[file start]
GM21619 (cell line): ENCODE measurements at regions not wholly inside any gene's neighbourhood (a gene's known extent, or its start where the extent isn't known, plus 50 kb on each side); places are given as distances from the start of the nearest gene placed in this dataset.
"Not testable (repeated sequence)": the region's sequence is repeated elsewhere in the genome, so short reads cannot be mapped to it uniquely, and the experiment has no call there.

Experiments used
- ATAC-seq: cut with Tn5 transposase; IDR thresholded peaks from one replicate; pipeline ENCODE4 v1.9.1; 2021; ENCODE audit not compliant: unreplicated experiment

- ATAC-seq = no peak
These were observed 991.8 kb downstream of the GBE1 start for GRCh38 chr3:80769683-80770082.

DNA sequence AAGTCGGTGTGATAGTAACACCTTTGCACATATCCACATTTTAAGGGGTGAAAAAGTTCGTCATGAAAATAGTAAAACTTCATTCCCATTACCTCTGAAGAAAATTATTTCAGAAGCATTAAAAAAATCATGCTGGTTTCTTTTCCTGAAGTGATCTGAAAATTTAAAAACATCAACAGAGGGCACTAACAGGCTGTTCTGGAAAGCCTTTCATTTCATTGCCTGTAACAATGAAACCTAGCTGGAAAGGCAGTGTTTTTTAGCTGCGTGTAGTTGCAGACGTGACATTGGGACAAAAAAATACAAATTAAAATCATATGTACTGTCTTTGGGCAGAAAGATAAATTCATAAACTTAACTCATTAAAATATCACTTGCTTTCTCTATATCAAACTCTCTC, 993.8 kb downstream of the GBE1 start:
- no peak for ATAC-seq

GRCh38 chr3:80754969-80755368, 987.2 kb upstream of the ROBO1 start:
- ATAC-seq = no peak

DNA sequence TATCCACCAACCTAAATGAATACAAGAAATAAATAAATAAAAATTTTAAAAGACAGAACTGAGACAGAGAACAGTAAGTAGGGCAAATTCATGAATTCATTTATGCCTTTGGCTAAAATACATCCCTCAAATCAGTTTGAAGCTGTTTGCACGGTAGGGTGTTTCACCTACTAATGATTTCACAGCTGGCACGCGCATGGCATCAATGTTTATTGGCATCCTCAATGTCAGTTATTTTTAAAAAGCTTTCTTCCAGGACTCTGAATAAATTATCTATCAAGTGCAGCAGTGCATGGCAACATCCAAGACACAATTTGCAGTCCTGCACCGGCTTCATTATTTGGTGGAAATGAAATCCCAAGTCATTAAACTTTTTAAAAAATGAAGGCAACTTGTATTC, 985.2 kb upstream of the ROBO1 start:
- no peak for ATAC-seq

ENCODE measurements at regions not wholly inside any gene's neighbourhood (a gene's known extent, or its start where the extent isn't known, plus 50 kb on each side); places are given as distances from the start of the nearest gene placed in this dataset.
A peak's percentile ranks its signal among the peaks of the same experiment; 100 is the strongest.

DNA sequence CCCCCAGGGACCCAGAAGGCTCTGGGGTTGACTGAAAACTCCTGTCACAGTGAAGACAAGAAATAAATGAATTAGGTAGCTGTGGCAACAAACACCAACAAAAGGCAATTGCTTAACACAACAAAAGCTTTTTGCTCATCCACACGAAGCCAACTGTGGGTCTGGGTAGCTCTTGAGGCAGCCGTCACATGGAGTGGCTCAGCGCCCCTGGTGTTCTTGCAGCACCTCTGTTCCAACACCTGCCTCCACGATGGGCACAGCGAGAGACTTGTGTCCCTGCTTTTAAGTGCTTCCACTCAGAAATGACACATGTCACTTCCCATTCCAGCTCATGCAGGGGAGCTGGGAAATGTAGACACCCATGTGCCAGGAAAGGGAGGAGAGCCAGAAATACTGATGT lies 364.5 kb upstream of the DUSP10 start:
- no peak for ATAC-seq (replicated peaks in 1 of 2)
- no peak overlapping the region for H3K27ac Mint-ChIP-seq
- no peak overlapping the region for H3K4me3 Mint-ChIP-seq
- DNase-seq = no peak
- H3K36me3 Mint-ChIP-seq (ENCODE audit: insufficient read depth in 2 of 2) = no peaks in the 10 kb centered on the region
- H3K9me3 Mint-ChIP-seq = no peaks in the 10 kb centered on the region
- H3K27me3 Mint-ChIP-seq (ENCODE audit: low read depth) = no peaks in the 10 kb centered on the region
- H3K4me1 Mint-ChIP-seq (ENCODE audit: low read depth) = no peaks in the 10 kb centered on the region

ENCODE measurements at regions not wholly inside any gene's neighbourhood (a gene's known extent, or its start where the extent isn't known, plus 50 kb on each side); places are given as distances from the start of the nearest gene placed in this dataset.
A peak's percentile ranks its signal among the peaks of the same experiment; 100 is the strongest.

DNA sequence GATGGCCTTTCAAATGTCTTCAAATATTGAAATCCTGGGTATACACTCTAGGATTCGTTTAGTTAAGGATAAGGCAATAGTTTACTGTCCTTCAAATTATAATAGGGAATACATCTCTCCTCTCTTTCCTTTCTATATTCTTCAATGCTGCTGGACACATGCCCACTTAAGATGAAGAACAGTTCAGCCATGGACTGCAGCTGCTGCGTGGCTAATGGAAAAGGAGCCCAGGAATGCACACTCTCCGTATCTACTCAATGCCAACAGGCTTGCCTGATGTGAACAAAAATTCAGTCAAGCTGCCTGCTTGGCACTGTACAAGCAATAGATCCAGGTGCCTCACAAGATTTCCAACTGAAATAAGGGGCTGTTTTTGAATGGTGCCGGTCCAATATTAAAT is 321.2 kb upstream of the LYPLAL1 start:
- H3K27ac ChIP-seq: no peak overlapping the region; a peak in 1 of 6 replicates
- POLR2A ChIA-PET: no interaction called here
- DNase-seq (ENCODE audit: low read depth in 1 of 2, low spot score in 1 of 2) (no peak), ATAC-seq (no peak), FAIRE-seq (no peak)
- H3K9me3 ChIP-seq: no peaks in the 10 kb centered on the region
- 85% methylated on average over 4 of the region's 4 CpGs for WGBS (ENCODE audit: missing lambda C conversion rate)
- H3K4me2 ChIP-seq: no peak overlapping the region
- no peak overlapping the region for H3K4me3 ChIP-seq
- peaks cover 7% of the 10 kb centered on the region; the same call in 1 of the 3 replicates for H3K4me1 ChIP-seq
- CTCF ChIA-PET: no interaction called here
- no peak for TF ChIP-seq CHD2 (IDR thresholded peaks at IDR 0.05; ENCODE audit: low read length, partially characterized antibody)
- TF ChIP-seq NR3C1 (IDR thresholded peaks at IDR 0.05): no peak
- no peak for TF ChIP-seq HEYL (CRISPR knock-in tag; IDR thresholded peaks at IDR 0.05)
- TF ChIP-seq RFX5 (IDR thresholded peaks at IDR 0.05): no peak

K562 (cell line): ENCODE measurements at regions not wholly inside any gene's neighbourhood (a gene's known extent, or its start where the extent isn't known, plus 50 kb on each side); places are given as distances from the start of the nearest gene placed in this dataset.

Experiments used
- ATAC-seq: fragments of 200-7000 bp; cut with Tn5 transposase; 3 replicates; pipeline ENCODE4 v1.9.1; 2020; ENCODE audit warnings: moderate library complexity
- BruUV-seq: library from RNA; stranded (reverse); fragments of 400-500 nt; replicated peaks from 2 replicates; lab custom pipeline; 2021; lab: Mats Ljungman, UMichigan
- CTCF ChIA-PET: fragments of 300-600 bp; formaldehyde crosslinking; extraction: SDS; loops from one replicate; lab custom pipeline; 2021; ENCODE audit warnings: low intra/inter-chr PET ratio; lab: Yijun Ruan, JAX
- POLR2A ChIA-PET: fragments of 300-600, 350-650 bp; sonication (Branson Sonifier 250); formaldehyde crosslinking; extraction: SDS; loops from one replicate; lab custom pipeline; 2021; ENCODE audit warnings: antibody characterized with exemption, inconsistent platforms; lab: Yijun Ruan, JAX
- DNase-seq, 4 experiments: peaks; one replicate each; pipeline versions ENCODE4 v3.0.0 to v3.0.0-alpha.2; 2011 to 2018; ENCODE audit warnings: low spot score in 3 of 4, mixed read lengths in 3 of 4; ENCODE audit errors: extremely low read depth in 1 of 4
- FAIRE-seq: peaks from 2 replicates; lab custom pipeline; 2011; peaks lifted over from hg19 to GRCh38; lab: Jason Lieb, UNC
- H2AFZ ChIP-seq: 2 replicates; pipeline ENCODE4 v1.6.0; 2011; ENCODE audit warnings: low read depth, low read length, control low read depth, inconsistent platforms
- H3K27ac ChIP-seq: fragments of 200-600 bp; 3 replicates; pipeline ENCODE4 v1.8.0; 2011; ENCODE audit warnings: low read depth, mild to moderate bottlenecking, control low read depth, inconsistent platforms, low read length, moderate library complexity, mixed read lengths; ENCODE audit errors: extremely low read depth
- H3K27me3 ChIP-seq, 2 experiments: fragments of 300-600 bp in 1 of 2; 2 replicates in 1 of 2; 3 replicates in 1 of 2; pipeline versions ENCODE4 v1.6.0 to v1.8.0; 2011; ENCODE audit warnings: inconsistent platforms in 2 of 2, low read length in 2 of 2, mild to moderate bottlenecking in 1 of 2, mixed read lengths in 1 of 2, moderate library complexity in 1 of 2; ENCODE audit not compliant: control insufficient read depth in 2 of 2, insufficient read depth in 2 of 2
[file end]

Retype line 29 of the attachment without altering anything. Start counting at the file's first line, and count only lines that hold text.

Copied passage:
- DNase-seq (ENCODE audit: low read depth in 1 of 2, low spot score in 1 of 2) (no peak), ATAC-seq (no peak), FAIRE-seq (no peak)